Even though you dig up the plant to harvest the roots each year, new plants can (and will) return in the spring from any small pieces of root still in the ground. It is so prolific, it can get out of control if you are not careful, a good reason to grow it in pots!
Though horseradish is used sparingly due to its strong hot flavor, it does add some nutritional benefits to your food. Lots of vitamin C, potassium, calcium and magnesium to name a few. When ground, the root produces isothiocyanates, chemical compounds that are studied for their anti-cancer properties.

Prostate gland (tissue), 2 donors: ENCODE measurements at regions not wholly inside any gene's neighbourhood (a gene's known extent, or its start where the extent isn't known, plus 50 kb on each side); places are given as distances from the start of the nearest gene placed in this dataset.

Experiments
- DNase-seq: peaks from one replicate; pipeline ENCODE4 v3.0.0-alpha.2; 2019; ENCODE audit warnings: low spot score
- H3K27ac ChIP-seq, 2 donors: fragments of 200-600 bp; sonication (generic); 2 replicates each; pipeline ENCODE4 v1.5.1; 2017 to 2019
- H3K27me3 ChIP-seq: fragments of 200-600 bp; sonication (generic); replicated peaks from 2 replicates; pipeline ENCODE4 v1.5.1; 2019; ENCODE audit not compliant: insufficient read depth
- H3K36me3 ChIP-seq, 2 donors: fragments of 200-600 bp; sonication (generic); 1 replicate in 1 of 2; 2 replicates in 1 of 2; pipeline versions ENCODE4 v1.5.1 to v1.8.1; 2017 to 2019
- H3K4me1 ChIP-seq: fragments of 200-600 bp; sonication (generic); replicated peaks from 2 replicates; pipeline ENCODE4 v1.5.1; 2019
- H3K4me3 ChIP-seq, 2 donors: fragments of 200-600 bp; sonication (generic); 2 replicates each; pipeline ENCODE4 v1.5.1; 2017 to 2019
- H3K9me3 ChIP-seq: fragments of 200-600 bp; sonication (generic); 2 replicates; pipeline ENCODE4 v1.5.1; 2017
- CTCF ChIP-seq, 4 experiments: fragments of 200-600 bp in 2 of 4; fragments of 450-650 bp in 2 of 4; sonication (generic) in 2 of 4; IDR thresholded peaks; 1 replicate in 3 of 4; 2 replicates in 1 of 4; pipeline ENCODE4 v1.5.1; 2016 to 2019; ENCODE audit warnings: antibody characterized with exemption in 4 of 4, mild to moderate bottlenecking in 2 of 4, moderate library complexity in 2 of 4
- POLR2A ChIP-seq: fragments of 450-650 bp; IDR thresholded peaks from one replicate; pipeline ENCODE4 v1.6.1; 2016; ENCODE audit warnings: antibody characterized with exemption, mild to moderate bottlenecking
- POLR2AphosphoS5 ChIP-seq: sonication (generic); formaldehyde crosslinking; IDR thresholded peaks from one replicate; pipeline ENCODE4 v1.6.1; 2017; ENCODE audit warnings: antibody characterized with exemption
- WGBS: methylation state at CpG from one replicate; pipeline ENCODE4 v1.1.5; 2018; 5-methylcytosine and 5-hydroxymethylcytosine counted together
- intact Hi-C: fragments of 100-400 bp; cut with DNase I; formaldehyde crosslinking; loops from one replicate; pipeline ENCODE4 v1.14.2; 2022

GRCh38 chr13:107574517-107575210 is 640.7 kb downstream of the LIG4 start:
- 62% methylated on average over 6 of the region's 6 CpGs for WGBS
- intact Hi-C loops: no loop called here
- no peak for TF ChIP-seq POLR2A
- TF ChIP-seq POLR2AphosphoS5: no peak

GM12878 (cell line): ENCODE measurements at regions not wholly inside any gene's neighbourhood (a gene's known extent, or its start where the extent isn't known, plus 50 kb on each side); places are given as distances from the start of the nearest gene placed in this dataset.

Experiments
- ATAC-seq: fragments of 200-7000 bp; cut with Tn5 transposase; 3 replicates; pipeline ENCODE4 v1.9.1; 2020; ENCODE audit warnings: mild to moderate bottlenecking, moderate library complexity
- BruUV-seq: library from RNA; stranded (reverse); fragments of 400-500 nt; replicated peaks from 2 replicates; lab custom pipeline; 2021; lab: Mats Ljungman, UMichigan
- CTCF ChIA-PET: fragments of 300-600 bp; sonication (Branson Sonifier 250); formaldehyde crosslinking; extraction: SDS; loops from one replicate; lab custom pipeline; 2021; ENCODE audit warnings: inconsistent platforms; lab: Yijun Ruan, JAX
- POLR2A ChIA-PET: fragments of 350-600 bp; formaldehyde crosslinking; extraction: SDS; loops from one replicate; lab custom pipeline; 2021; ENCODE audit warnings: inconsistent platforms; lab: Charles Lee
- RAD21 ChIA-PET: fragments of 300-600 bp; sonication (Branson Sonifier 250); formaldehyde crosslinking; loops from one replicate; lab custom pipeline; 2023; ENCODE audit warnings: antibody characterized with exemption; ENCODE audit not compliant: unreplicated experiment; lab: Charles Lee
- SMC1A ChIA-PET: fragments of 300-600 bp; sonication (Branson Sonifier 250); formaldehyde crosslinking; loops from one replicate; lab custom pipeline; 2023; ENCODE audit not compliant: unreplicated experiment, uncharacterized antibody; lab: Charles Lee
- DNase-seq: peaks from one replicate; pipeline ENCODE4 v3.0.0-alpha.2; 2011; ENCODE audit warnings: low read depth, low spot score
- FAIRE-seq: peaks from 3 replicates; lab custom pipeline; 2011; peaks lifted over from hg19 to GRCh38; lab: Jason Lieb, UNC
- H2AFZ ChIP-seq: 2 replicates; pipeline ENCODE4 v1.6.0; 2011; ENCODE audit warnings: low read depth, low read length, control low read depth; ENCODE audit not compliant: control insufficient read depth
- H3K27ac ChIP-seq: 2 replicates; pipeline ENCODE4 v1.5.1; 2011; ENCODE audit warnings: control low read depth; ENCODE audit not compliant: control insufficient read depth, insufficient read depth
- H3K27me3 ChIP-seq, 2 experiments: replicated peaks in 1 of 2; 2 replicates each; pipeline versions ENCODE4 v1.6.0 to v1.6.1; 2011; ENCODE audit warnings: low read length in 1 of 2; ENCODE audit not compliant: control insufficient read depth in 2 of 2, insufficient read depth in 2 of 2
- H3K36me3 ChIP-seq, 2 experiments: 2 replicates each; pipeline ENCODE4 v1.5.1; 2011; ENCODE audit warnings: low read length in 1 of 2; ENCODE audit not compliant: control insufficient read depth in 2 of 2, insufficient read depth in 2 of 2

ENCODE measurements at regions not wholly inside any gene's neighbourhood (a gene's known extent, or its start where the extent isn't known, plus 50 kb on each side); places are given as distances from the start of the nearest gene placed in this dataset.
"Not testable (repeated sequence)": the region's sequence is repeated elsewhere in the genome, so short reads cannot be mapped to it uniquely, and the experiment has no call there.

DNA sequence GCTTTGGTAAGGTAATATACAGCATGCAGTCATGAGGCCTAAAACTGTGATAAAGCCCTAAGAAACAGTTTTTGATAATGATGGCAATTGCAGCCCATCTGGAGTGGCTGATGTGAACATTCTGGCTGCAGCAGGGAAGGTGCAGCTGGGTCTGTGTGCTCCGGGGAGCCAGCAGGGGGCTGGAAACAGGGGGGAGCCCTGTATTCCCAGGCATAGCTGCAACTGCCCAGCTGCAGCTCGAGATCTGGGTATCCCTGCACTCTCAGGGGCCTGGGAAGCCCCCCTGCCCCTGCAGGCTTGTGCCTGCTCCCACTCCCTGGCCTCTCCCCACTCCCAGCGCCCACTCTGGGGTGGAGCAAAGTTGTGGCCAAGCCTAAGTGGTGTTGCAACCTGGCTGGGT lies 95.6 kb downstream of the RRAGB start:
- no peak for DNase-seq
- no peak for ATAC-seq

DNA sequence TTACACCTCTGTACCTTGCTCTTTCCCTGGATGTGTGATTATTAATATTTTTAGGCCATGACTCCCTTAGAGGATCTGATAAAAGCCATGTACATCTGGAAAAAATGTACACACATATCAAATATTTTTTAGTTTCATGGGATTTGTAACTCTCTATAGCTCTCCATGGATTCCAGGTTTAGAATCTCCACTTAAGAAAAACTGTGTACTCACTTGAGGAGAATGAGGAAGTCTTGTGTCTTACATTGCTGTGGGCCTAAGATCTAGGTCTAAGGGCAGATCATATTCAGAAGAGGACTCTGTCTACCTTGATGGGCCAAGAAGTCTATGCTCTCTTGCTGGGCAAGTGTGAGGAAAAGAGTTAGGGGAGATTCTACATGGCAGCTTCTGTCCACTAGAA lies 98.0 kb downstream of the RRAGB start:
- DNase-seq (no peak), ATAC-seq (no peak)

It's leaves are fabulous as peppery salad greens too, but the true value of this plant is in the wonderful horseradish root sauce that you can produce. The roots are chopped, grated or minced, and usually mixed with vinegar, bottled and then used as a condiment. The stuff you buy in the store doesn't even compare! Makes the best horseradish crusted salmon!
How to get started
When to plant horseradish
The longer you store your horseradish roots, the less flavorful they will be. That goes for prepared horseradish as well.